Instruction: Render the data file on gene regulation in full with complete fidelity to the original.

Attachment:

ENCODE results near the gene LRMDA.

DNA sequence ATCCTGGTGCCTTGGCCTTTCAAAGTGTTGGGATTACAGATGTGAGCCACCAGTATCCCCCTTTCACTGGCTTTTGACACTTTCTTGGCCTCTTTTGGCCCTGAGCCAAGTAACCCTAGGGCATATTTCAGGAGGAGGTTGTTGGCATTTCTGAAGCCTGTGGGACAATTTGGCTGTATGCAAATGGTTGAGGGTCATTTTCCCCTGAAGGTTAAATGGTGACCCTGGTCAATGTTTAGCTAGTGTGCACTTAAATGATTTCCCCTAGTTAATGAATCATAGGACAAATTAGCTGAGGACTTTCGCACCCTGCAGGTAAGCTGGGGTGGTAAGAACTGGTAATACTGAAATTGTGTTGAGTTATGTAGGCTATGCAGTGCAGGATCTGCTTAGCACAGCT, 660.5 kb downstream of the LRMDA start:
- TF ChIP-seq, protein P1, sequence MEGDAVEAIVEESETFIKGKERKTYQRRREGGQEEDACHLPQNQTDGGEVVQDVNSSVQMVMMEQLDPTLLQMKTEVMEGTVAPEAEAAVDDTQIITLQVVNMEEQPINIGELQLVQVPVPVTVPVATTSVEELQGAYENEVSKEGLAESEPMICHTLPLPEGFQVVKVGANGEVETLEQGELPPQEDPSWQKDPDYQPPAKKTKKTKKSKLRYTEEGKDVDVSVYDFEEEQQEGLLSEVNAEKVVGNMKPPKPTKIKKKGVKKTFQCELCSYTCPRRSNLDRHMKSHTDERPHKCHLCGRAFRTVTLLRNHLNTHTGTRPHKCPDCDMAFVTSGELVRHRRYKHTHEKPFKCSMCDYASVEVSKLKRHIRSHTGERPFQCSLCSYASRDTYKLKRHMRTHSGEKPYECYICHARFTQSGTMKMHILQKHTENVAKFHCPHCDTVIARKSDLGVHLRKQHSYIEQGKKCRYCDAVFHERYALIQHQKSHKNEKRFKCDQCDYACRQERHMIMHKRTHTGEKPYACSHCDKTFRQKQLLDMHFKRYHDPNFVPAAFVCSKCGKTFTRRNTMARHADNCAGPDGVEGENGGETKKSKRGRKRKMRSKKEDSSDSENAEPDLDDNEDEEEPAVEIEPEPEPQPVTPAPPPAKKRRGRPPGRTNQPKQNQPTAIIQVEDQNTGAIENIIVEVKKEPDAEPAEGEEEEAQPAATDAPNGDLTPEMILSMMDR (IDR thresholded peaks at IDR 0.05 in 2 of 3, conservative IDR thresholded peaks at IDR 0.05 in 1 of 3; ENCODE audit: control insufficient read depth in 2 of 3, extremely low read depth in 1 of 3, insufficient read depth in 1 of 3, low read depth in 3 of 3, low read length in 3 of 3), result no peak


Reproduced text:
ENCODE results near the gene LRMDA.

DNA sequence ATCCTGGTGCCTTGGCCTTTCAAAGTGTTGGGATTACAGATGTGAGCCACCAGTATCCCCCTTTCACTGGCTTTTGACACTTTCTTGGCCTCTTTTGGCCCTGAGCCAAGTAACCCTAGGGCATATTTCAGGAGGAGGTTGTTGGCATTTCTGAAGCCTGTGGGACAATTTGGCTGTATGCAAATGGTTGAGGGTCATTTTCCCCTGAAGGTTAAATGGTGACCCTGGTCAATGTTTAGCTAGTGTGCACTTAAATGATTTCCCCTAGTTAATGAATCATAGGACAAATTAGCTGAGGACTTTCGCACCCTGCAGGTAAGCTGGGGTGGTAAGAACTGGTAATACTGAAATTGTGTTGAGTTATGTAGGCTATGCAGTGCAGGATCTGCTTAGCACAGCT, 660.5 kb downstream of the LRMDA start:
- TF ChIP-seq, protein P1, sequence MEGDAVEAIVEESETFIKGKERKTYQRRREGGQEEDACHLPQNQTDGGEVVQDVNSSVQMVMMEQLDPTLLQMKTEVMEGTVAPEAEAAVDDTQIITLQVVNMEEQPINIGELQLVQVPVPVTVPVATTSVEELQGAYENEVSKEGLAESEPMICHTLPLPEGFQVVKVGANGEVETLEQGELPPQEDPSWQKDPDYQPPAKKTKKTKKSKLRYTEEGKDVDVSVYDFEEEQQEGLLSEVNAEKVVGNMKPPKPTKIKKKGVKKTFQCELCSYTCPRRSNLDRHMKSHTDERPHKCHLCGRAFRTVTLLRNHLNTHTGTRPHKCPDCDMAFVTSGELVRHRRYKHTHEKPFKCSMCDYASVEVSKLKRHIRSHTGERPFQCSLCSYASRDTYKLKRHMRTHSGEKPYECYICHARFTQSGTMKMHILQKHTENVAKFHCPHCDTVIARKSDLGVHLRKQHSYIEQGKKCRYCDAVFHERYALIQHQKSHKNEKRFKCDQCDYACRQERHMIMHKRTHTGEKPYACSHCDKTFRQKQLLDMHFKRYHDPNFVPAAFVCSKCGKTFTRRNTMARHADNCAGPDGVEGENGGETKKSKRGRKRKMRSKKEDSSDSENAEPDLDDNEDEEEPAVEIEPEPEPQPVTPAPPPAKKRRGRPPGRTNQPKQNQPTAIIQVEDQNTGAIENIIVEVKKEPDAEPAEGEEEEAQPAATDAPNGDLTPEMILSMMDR (IDR thresholded peaks at IDR 0.05 in 2 of 3, conservative IDR thresholded peaks at IDR 0.05 in 1 of 3; ENCODE audit: control insufficient read depth in 2 of 3, extremely low read depth in 1 of 3, insufficient read depth in 1 of 3, low read depth in 3 of 3, low read length in 3 of 3), result no peak